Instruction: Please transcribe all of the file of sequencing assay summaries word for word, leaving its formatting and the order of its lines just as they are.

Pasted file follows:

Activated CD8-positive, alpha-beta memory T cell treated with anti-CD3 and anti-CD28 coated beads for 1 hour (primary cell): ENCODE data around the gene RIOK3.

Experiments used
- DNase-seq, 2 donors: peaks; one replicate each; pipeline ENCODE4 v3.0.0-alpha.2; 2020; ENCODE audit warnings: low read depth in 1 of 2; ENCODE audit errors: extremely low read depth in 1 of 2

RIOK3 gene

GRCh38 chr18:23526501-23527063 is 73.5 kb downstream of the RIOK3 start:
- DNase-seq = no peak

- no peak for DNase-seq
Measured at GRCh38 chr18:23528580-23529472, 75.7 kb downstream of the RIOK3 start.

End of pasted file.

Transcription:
Activated CD8-positive, alpha-beta memory T cell treated with anti-CD3 and anti-CD28 coated beads for 1 hour (primary cell): ENCODE data around the gene RIOK3.

Experiments used
- DNase-seq, 2 donors: peaks; one replicate each; pipeline ENCODE4 v3.0.0-alpha.2; 2020; ENCODE audit warnings: low read depth in 1 of 2; ENCODE audit errors: extremely low read depth in 1 of 2

RIOK3 gene

GRCh38 chr18:23526501-23527063 is 73.5 kb downstream of the RIOK3 start:
- DNase-seq = no peak

- no peak for DNase-seq
Measured at GRCh38 chr18:23528580-23529472, 75.7 kb downstream of the RIOK3 start.